If we apply the scaffolding approach to organizations, to organizational philosophy, and down to retirement plans, it leads me to a “teach me how” philosophy versus a “do it for me” approach. And as I think about a “teach me how” approach, I think of how a best practice in plan investment design often has a few different tiers, from the “do it for me” group (target date funds, managed accounts) to the “do it myself” tier (brokerage accounts). Indeed, the industry has focused on “do it for me” solutions with automatic features and “set it and forget it” investment options that will ultimately—maybe—prepare people for retirement with little to no interference from them. Now the industry is focused on how we can help employees with decumulation strategies, including automating retirement income by providing “do it for me” income products within a retirement plan. 

The notion of taking care of employees by making it easy for them to do it themselves has some merit. It harkens back to the notion of paternalism and the era of defined benefit plans, when people typically worked for the same company for 30-plus years, retired, and lived comfortably in retirement on what was provided by that company. The reality is, that just doesn’t work anymore. We see it in the turnover rates at companies, in how few employees feel ready to retire and are working longer, and in the fact that half of working adults have no retirement savings.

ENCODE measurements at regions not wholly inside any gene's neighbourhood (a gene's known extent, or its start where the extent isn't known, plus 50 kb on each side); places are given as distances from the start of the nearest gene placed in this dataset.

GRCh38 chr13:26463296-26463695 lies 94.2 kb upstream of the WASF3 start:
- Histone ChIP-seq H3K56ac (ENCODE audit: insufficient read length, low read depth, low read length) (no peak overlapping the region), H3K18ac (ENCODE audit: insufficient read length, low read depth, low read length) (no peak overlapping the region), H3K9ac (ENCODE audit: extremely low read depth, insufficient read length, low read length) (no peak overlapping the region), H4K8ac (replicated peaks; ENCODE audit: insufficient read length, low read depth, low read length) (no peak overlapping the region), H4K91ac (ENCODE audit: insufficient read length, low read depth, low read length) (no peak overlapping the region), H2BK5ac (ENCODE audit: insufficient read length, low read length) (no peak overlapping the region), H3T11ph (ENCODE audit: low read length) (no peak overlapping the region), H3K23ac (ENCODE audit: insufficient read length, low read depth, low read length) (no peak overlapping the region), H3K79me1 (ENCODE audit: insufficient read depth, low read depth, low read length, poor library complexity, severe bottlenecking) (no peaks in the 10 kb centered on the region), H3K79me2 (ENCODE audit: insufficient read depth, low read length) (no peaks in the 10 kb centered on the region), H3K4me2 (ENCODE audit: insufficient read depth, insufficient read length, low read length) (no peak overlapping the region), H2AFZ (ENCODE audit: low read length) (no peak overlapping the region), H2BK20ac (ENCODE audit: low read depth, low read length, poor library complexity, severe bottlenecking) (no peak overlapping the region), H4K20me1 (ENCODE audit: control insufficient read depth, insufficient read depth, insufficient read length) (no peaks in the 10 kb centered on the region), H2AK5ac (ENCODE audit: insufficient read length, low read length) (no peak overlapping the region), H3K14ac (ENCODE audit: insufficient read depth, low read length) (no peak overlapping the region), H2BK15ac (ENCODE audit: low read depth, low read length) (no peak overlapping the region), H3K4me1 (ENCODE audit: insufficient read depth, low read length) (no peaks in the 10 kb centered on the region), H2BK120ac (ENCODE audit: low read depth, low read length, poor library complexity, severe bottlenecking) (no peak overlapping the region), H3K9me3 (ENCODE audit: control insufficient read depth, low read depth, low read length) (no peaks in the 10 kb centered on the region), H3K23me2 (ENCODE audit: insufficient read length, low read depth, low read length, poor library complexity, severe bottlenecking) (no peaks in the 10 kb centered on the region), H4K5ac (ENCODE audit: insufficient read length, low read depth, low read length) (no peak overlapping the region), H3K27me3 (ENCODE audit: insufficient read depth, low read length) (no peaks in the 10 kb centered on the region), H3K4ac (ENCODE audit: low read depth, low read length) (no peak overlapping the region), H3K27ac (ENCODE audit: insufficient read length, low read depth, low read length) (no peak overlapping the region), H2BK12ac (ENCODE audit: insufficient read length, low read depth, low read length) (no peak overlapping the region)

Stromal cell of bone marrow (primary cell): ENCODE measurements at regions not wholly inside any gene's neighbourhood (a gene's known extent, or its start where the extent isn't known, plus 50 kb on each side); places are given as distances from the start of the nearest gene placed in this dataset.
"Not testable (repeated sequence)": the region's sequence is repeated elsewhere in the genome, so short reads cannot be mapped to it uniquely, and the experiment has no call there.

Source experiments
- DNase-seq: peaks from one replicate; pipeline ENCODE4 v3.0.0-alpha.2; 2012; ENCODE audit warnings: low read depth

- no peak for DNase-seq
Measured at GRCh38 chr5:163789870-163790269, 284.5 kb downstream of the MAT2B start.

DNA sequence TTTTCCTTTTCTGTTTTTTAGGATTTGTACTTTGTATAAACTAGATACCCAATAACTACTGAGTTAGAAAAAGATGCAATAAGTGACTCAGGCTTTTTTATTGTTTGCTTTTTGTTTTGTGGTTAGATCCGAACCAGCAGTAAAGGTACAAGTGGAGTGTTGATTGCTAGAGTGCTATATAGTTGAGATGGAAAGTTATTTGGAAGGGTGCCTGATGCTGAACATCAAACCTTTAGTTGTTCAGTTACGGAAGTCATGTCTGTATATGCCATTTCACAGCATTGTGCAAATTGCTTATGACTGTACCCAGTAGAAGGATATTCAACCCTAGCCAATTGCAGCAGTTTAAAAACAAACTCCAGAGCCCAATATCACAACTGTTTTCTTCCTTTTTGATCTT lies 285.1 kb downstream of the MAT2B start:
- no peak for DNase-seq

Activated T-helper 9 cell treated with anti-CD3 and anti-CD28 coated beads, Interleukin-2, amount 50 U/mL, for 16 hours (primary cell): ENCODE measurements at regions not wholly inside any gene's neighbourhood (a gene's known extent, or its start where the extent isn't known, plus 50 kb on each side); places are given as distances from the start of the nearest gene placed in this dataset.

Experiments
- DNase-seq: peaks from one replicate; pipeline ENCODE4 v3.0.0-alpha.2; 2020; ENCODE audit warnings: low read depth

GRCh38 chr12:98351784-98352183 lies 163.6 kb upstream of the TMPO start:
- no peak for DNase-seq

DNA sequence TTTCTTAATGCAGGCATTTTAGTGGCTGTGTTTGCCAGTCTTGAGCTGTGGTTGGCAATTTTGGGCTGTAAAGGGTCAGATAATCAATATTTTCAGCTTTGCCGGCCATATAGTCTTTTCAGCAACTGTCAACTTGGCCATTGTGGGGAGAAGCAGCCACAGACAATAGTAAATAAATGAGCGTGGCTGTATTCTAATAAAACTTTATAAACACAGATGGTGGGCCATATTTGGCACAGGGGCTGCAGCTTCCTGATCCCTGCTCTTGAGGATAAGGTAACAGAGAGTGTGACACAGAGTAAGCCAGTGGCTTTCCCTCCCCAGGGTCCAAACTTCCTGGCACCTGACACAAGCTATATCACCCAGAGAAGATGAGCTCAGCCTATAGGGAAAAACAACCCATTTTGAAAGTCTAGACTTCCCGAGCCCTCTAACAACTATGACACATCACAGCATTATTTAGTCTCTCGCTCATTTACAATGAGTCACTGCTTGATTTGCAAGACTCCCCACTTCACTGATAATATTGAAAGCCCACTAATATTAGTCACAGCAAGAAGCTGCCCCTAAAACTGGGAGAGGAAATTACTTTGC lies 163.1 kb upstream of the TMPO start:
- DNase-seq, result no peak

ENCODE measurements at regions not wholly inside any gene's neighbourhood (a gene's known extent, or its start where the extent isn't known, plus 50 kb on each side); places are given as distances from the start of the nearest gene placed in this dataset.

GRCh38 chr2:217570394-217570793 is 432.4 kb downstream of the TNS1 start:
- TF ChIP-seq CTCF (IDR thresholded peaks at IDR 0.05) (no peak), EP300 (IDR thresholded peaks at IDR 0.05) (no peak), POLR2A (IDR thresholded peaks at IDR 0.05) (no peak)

Teach Them How

In response to this lack of retirement preparedness, we have seen an increased focus on financial wellness. While the definition of it remains unclear, generally the notion of providing financial wellness tools to employees is predicated on the acknowledgment that people need to be taught basic financial concepts and be able to have a handle on their personal finances before they can focus on preparing for the future and some vague notion of retirement that seems to be unattainable. So perhaps we need to think of financial wellness programs not just as a way to get individuals to save for retirement, but also in terms of providing the scaffolding needed for long-term financial security. This may look very different from traditional retirement plan education and may include additional benefits geared towards “teaching them how” to do it themselves.